February 12, 2015

Two days ago, I emerged from the Rio Vista woods and hiked westbound along the Mississippi—and stopped. A glider plane was headed east, over the trees—or so it seemed, me looking into the sun.

It was a dark-hued bird with an eight foot wingspan, the width of the wings over two feet across, soaring straight-winged above the bluff line then descending at an angle, like it was Lambert Field ahead.

The golden eagle, brown and grey and white-ruffled, its curved beak four inches long landed in a slender treetop outside my friend Jerry’s house, the tree bending from the poundage of the giant bird.

It saw me. It glared at me. It dared me.

Yesterday two immature bald eagles went claw to claw on a stubby length of driftwood at the foot of Clifton Terrace. They were playing tug of war—with a small fish instead of a rope. Back and forth rocked the black-headed birds, the fish’s body elongating but not coming apart, and then the eagle on the left let go and took off toward Scotch Jimmy Island, the victor swallowing the fish whole.

It saw me. It glared at me. It dared me.

Today I was driving toward Alton, and I saw a lone turkey vulture soaring in a circle over the Oblate Fathers Novitiate property high on a bluff. Suddenly a tiny speck flew out of rock crevice, straight at breakneck speed for the mighty scavenger.

It was a peregrine falcon. It climbed above the vulture and dive bombed onto the bird’s head, the vulture folding its wings and dropping and spinning down, unfolding its wings at the last moment before crashing and flying out over the water. The falcon covered the air in less than two seconds, smashing into the hapless vulture’s side.

My car passed and I didn’t witness the aftermath. I shouted, “Damn!” I imagined the wounded vulture at the vulture emergency room:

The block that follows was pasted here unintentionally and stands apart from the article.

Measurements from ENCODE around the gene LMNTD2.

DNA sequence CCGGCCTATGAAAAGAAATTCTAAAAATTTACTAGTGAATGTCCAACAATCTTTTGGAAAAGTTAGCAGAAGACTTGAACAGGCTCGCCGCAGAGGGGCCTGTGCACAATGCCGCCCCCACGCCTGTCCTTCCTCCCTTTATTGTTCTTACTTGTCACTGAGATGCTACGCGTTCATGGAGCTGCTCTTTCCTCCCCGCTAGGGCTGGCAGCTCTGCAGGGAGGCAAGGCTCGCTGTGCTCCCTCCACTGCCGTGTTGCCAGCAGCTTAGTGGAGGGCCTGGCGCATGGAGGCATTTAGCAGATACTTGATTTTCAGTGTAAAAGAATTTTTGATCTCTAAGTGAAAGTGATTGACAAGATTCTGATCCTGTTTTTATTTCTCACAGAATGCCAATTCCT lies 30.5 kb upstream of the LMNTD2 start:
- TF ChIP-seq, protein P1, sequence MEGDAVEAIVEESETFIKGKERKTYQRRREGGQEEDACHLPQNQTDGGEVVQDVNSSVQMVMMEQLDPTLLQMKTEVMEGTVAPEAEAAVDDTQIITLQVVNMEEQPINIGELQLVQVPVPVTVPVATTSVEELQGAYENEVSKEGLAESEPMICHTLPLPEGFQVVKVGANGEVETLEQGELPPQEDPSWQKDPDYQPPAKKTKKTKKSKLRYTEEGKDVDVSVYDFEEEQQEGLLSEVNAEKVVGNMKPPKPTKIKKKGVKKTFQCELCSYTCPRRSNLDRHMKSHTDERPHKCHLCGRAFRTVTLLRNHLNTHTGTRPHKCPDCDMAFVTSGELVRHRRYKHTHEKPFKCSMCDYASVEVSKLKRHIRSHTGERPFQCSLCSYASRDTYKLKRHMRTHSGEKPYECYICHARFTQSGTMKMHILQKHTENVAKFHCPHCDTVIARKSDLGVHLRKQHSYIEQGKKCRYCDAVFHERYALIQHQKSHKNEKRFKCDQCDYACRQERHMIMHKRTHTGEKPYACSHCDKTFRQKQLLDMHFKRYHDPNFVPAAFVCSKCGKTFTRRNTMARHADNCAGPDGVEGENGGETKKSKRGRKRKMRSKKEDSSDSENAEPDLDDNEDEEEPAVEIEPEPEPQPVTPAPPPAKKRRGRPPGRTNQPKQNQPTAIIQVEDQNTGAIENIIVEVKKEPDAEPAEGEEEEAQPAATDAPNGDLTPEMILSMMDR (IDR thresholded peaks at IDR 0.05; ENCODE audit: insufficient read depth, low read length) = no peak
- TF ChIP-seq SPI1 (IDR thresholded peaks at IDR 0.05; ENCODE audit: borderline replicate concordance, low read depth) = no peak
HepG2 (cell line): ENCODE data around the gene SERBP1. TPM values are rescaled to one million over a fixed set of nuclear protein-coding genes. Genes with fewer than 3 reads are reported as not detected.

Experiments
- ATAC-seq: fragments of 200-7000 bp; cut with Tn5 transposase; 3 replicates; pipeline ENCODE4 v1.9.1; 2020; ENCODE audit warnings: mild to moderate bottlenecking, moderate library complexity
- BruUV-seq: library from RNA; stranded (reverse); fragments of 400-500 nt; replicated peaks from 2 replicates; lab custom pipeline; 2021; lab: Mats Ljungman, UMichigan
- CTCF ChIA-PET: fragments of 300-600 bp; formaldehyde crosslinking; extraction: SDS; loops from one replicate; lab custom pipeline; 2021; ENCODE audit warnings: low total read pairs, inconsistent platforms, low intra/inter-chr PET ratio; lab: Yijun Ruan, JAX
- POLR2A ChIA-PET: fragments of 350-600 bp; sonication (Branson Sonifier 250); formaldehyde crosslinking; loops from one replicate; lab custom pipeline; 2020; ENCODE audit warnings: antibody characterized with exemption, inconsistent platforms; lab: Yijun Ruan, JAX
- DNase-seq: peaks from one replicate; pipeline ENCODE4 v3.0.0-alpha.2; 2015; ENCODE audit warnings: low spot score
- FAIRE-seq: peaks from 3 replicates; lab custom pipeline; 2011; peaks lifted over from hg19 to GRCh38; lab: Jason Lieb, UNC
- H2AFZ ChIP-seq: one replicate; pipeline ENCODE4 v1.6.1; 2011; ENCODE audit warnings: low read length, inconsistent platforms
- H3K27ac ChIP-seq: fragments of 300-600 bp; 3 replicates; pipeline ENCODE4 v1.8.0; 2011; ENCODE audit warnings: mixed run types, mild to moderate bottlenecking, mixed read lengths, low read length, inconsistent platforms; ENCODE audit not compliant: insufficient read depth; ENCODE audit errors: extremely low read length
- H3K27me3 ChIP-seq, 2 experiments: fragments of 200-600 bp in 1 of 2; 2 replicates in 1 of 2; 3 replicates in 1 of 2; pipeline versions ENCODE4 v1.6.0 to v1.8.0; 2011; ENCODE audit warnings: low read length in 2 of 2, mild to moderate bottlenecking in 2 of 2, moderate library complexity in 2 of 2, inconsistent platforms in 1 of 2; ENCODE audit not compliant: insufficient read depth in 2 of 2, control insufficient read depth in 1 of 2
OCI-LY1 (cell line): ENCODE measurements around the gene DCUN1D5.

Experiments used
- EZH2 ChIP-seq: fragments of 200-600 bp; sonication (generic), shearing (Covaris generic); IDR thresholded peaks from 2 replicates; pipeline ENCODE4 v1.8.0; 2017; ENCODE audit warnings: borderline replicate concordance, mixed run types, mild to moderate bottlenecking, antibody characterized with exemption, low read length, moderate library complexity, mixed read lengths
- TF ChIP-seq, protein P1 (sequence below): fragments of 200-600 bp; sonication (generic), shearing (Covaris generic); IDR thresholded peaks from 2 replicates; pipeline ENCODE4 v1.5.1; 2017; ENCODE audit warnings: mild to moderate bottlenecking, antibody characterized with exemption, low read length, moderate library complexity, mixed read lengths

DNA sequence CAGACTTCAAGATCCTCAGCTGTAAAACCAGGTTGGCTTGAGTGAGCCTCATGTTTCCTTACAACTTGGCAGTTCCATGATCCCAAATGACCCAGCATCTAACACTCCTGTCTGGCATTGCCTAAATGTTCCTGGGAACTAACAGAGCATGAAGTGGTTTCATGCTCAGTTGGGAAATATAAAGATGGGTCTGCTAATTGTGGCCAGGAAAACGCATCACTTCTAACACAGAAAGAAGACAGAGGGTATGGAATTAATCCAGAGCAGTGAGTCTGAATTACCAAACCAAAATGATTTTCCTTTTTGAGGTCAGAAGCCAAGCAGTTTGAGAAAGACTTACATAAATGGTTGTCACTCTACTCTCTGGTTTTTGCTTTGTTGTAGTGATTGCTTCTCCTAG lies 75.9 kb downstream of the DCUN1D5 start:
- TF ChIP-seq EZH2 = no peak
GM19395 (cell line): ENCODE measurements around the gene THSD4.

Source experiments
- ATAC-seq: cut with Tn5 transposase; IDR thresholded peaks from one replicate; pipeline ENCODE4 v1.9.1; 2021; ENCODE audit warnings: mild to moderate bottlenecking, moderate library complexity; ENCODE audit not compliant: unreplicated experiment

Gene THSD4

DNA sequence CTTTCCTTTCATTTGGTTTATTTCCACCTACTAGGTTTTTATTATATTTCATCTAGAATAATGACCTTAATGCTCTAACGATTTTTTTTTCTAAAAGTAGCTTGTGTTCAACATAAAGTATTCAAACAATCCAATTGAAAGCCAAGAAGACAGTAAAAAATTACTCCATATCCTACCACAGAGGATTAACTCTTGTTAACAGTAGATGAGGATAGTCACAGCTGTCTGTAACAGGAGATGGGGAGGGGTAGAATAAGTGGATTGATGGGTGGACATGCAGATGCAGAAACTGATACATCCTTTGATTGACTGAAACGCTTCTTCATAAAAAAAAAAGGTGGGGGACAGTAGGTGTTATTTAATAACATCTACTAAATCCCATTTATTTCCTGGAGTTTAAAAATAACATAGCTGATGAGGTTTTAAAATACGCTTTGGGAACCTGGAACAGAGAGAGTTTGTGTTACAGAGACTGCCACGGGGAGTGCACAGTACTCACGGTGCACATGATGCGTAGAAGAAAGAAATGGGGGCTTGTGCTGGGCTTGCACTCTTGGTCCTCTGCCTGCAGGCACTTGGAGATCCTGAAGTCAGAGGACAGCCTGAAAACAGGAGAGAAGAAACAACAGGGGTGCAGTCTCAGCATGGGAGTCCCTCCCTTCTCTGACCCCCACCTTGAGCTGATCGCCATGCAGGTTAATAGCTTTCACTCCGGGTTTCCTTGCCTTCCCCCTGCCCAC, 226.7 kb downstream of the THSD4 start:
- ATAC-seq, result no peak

Doc: Damn cruel humans. Arrow? Vulture: Friggin’ peregrine falcon. Doc: Damn little shits. Vulture: Give it to me straight, Doc. Doc: A few stitches is all. I smell something dead. Vulture: I ate raccoon road kill for lunch. Doc: Nice!

The two fiercest wild creatures I ever saw were a peregrine falcon and a wild mink. Never creep up to a mink; it will tear your leg off. I once saw a black mink attack a groundhog six times its size, kill the thing and drag it to a burrow. Falcons attack any and every thing they view as an enemy. They are the smallest and the fastest bird aviators and they know no fear.

I once climbed to the top of Black Mountain, in New Hampshire. It was a windy day, perilous for scaling sheer granite. I reached the summit and ducked down. Three peregrine falcons were hovering in the wind over the peak, almost motionless, their fighter jet wings extended.

They saw me. They glared at me. They dared me.

I bowed.


About Eugene Jones Baldwin

I am a writer: non-fiction, fiction, journalism (Alton Telegraph), essays (The Genehouse Chronicles) and have a website: eugenebaldwin.com. I've published a couple dozen short stories and had eleven plays produced. Current projects: "Brother of the Stones" (available on Kindle), a book of short stories; "The Faithful Husband of the Rain, short stories"; "A Black Soldier's Letters Home, WWII,;" "There is No Color in Justice," a commentary on racism; "Ratkillers," a new play. I am an avocational archaeologist and I take parts of my collection of several thousand Indian artifacts (personal finds) to schools, nature centers, libraries etc. and talk about the 20,000 year history of The First people in Illinois. (See link to website) I'm also a playwright (eleven plays produced), musician, historian (authority on the Underground Railroad in Illinois, the Tuskegee Airmen) and teacher.
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